What we know about the worldwide decline in tobacco use

What we know about the worldwide decline in tobacco use

Almost every country on the planet has reduced its tobacco intake in 2020, according to the WHO’s latest findings.

Tobacco usage is one of the world’s leading causes of premature death, accounting for more than 8 million fatalities and costing the global economy $1.4 trillion annually.

Cigarette smoking in particular is the leading cause of preventable death in the United States, resulting in nearly one in five deaths each year, according to the Centers for Disease Control and Prevention (CDC).

In response to these risk factors, the global prevalence of tobacco use has been declining steadily over the past two decades, according to The World Health Organisation (WHO).

Last month, the WHO published its latest findings in the fourth edition of its Global report on trends in prevalence of tobacco use 2000–2025.

The report pulled data from surveys conducted by 165 countries to show that 22.3 percent of all people aged 15 and older used tobacco in 2020, down from 32.7 percent in 2001.

At least 150 countries are seeing tobacco use decline with 60 of them on track to meet reduction goals set under the WHO’s Global Action Plan for the Prevention and Control of Noncommunicable Diseases 2013–2020.

One of the main targets set in the action plan is to reduce the global prevalence of tobacco use by 30 percent by 2025 compared to 2010.

WHO’s Assistant Director-General of Universal Health Coverage, Dr. Naoko Yamamoto said the report “comes at a time of precious little good news in public health.”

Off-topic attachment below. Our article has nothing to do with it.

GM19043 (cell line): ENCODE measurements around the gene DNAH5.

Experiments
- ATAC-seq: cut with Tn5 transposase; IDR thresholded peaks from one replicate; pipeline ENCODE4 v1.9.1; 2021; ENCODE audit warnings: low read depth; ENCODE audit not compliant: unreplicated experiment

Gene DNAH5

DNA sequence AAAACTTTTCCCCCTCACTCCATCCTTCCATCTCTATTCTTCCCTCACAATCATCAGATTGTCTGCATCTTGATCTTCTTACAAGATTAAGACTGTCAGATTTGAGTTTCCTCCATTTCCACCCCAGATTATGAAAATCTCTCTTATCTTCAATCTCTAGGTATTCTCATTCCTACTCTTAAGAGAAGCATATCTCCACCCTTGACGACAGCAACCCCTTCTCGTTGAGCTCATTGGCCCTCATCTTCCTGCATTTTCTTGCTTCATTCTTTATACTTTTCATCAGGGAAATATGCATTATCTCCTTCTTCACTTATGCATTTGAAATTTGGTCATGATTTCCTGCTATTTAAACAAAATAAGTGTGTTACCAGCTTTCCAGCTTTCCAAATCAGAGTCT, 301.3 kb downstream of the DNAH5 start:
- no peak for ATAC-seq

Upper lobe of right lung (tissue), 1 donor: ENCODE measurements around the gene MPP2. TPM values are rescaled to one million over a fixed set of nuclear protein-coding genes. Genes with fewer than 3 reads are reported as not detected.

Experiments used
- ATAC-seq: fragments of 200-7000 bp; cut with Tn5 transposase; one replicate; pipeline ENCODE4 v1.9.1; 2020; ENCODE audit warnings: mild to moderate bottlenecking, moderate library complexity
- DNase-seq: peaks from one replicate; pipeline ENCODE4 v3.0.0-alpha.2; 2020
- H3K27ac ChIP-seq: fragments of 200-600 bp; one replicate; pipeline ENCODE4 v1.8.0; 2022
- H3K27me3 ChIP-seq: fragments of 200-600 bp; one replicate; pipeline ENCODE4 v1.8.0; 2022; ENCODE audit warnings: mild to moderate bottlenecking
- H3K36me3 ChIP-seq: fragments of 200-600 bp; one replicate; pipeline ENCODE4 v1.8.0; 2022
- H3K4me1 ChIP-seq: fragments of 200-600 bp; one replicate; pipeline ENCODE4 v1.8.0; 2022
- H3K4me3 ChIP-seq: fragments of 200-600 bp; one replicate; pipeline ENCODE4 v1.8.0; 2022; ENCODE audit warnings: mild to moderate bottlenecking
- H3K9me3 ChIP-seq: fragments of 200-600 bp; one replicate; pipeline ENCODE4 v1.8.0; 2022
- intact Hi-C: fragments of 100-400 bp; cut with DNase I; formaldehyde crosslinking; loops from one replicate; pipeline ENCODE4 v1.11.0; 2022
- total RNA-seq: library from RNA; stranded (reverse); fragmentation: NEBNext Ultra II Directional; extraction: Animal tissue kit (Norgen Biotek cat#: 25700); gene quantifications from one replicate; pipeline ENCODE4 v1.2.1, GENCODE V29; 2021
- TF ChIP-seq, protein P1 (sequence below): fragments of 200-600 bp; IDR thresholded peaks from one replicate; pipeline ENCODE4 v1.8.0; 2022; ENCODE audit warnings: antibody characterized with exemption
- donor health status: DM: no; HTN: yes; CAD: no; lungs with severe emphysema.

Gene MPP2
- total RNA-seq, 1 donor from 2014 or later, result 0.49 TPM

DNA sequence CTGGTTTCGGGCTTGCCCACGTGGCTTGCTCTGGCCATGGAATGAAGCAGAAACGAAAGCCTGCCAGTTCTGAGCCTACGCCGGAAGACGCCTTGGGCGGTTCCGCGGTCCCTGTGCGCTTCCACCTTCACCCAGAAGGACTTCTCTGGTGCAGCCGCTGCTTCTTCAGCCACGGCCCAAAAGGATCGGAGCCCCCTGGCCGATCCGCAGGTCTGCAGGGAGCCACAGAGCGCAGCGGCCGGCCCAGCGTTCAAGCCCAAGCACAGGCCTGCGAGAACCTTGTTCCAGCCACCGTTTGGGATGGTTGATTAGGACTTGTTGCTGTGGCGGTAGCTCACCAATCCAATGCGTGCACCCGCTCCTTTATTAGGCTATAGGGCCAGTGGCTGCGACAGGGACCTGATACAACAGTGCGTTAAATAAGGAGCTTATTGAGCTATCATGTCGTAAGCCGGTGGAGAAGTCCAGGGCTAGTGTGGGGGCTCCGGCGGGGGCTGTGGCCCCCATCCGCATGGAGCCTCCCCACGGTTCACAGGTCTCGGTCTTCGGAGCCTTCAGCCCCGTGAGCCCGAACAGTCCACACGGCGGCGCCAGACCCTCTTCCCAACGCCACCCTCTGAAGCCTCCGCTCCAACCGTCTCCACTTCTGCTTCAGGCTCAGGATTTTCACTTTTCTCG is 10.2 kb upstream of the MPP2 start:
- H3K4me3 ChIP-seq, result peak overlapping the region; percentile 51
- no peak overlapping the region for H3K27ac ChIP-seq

“Despite the Covid-19 pandemic diverting attention, countries have continued the good work on tobacco control because its benefits for health and wellbeing are immediate and clear,” said Yamamoto.

So what do we know about this decline so far?

There is a huge gender and age divide among consumers

Tobacco use has been dubbed “the male vice” by Statistica, and they’re not wrong.

Men consume tobacco almost five times more than women across the globe, according to WHO estimates.

The prevalence among women aged 15 and older was at 7.8 percent in 2020, compared to 36.7 percent among men in the same age group.

In 2000, one in four tobacco users in the world were women, and by 2025 the ratio is expected to be one in six.

The gender difference is widest in the Western Pacific region where one in 18 tobacco users is female, compared to the Americas and the European regions, where one in three tobacco users are female.

However, for both genders there has been a steady decline in tobacco use in each age group from 2000–2020.

Among the ages, tobacco use is higher in older groups. The WHO reported that 28.5 percent of 45 to 54-year-olds worldwide consumed tobacco in 2020, compared to 14.2 percent among 15 to 24-year-olds.

The tobacco use rates peak at age group 45–54 for men, and for women peak at age group 55–64.